Revelation Natural Art
Birchley St Mary’s Catholic Primary School, St Helens - Review
by Sarah Neild, Year 1 and 2 Teacher
Why did you choose Revelation Natural Art?
I was initially impressed by the ‘brushes’ and how they behave in a realistic manner, such as being able to mix the colours and the effects they give by showing the paint running out, this gives a realistic effect. Then I found other features that impressed me, including the stamps and how they change when the mouse button is ‘held down’ and how together with the symmetry features and the different levels, the user can customise their own work.
As I have used the program more and more I have enjoyed features found in commercial products, for example, the ‘colour replacer’, which has been used in a unit of work about Pop Art.
The versatility, depth and customisation makes Revelation Natural Art a tool that can be used for modelling, exploration and experimentation, with all age ranges. These key attributes make Revelation Natural Art a very powerful teaching and learning tool.
Who is using Revelation Natural Art ?
Our Reception class children have been introduced to the program to model drawing and painting skills and to explore different media.
The Year 1 class use the program during their ‘Introduction to modelling’ unit to create a ‘scene’ or ‘fantasy animal’.
The Year 2 class use the program for their ‘Creating Pictures’ unit and start to use the Junior tools and ‘save as’.
The program is then used as a tool through the Juniors by the teachers and pupils at various times and is used specifically for certain features such as the ‘colour replacer’ and ‘symmetry’ at an art exhibition event and within animations. During ‘Reward Time’ I run a Film and Animation Club and Revelation Natural Art is used extensively alongside other programs due to its ease of use and ability to transfer to other applications.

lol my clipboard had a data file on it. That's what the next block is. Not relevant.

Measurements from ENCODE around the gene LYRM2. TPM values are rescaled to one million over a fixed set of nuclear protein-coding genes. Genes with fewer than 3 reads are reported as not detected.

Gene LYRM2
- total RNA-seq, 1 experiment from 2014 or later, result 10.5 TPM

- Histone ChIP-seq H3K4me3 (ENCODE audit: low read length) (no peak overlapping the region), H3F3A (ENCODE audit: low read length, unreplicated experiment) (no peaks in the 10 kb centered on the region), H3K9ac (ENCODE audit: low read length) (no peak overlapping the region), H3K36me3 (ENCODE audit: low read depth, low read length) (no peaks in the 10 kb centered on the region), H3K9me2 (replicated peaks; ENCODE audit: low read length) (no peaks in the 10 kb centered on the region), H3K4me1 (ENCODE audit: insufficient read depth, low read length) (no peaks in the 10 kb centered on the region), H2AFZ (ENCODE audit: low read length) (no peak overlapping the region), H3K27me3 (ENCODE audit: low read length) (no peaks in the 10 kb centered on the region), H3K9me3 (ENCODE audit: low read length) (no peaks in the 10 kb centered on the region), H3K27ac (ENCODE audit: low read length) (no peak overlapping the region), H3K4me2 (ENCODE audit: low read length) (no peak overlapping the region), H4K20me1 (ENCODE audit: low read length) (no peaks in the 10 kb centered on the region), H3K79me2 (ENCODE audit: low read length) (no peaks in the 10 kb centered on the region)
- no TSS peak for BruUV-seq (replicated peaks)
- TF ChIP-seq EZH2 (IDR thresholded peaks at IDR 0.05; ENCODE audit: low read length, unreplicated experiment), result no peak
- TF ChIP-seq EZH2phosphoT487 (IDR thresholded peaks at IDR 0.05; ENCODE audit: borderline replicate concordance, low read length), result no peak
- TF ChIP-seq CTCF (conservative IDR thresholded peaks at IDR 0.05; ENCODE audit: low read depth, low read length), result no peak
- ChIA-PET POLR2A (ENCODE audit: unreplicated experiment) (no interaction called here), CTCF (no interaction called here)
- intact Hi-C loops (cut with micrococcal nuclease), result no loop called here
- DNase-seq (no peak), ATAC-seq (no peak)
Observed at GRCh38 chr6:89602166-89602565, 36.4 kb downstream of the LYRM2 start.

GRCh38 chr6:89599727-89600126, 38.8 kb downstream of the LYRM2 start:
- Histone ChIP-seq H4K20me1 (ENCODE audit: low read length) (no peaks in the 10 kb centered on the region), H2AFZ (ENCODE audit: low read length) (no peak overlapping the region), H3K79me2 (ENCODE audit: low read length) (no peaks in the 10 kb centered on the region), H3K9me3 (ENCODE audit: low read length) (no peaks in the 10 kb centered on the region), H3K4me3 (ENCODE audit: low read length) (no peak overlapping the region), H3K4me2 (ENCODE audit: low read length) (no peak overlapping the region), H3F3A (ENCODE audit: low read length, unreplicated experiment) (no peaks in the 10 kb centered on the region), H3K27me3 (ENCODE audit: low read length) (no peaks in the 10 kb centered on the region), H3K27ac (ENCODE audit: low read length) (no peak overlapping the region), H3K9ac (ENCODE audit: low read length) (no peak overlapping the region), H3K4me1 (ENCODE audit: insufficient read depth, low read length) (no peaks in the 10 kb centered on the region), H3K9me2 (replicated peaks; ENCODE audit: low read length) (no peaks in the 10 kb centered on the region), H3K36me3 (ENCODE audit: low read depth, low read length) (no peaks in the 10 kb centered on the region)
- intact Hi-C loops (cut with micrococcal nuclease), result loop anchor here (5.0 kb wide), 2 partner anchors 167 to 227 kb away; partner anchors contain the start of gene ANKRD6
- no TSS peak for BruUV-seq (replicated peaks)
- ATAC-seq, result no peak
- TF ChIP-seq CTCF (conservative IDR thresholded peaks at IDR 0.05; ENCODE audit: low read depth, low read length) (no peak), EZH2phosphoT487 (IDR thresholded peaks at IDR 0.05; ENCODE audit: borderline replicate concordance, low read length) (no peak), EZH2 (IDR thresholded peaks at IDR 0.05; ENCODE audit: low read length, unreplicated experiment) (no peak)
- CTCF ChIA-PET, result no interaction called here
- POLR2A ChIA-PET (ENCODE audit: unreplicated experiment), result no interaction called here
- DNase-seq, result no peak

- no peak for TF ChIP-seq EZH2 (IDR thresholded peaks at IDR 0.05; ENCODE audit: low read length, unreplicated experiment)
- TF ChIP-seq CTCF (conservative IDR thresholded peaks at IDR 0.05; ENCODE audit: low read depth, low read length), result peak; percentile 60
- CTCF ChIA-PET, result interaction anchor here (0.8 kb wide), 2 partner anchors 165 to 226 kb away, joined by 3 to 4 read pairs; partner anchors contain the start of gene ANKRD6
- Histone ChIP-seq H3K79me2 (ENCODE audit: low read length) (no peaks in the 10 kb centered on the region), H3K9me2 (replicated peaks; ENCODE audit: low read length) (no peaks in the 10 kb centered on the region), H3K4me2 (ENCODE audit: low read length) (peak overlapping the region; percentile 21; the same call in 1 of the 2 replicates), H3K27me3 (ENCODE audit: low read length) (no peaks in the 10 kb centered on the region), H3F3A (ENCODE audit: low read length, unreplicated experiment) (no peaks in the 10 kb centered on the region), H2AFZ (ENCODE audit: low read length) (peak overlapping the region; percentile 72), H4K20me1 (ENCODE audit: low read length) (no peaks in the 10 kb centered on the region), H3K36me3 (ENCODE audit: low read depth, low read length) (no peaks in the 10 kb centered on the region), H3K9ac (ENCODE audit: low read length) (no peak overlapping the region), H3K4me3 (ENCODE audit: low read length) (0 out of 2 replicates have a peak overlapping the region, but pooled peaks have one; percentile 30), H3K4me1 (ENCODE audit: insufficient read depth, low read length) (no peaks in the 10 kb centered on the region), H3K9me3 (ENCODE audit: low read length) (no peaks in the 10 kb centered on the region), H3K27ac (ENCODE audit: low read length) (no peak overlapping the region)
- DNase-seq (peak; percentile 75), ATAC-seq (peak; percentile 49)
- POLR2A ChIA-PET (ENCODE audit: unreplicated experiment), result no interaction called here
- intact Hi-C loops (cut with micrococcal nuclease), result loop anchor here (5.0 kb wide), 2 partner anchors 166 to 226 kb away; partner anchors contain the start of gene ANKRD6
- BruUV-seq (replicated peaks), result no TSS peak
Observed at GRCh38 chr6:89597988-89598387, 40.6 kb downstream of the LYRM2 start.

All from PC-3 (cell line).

What curriculum areas and /or objectives does Revelation Natural Art support in your school?
As a cross-curricular tool in Maths, ICT, Art, Literacy and creating animations. Revelation Natural Art is a versatile tool that can be used within different subjects and with different aged groups of children.
In your opinion, does Revelation Natural Art support the development of learners’ higher order skills such as thinking and problem solving skills?
When considering being able to mix different colours on the page and the use of different brushes, the children problem solve to achieve the effects they want. For example, when the children place a circle in the sky for the sun when they have already coloured the sky, they see the effect it has on the different layers.
When creating animations the children have to plan, organise and work in a systematic and methodically way which they learn through a real task to achieve a desired goal.
What do pupils think about Revelation Natural Art ?
They love it. It has the Wow Factor. They explore it for themselves. It is a program they will choose to use for fun as well as to complete a task. Revelation Natural Art allows them to create their own work by giving them a wide range of choice in order for them to make their own decisions and produce a final piece of work they love.
How has Revelation Natural Art supported your effective teaching?
Through providing realistic art experiences using ICT.